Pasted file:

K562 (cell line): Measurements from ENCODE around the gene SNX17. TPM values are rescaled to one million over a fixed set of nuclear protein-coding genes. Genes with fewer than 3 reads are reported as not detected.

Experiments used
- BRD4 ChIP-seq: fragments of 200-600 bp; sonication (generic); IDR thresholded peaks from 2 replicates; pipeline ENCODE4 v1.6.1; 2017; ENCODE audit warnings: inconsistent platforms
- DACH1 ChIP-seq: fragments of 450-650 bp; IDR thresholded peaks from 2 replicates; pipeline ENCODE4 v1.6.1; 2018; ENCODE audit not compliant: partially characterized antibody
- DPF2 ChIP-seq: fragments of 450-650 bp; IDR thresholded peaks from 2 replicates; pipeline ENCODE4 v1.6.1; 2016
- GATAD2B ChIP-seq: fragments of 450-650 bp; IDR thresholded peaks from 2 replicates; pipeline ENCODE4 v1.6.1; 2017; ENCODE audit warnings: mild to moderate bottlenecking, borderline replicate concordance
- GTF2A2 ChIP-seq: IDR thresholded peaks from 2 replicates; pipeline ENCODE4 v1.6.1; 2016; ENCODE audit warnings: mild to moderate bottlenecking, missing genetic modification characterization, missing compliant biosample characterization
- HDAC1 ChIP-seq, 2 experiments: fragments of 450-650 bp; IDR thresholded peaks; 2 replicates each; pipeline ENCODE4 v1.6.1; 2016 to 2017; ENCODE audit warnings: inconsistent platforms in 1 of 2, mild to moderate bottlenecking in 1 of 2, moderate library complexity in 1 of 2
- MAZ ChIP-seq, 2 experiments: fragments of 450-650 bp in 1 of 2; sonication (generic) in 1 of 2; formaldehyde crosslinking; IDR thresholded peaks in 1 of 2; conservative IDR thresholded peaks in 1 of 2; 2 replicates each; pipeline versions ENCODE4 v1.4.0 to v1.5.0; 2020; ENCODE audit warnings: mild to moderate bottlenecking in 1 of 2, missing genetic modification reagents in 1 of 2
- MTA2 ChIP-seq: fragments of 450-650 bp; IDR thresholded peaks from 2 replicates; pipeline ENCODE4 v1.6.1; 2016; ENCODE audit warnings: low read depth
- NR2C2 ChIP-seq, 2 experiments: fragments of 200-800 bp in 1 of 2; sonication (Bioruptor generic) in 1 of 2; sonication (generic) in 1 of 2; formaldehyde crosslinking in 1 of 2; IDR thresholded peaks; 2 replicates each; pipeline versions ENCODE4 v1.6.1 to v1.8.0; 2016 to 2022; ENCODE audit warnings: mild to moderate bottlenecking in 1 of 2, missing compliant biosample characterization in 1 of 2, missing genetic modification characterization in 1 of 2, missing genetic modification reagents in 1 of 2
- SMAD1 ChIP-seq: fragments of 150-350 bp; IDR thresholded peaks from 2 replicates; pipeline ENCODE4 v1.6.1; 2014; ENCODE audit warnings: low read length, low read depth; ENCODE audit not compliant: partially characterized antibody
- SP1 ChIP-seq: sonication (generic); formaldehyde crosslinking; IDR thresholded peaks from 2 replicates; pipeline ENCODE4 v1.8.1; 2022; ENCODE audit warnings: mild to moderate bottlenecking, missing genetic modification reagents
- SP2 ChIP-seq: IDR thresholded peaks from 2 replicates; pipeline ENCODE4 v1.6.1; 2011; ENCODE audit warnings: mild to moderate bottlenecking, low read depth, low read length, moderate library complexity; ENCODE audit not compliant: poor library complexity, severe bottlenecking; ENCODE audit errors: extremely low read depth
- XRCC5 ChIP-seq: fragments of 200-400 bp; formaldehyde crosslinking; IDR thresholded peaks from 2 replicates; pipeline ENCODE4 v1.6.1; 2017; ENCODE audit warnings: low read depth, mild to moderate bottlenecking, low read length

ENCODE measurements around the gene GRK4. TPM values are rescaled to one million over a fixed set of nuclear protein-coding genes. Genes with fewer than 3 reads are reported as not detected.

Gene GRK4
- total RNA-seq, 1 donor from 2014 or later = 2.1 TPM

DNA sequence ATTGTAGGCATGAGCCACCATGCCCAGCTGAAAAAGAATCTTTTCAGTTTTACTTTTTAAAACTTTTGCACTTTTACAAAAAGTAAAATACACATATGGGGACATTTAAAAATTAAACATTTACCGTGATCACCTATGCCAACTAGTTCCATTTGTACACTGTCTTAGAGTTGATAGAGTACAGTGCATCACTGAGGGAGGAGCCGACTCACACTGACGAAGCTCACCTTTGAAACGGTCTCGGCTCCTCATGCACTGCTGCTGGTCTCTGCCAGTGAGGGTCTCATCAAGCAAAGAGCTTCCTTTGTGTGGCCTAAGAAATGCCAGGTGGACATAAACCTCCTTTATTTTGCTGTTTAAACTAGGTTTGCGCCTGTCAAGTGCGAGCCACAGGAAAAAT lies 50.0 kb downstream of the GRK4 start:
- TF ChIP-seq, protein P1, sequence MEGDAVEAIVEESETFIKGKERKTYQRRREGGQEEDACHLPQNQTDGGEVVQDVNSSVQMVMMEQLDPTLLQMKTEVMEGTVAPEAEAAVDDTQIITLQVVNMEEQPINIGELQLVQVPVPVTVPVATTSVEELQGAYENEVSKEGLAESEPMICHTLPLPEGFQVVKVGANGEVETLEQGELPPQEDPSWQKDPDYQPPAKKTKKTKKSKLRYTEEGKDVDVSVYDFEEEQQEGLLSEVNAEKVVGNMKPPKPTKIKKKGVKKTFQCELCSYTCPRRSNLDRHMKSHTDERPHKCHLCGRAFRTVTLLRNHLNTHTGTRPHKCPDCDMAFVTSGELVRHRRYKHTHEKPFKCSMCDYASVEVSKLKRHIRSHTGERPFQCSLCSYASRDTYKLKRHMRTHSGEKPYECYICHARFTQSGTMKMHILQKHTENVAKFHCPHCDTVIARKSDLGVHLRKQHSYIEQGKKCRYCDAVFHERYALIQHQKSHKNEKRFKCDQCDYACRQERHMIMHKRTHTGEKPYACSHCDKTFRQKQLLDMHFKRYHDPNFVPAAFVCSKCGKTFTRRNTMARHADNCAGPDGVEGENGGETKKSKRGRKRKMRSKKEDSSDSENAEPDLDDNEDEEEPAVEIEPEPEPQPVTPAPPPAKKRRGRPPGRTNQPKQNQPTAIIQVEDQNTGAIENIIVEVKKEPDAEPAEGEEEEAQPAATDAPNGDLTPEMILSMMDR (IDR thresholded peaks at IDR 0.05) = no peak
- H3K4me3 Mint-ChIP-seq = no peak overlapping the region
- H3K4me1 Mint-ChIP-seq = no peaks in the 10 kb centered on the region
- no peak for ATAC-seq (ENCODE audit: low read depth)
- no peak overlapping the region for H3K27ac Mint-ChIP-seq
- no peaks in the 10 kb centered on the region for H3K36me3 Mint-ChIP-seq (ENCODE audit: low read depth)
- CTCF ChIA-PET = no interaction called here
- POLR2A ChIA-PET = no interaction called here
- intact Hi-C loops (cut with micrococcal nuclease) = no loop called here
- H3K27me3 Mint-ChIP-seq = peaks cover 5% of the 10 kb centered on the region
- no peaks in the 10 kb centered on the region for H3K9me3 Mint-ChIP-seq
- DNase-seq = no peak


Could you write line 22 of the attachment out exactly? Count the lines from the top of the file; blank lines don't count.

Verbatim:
- H3K4me1 Mint-ChIP-seq = no peaks in the 10 kb centered on the region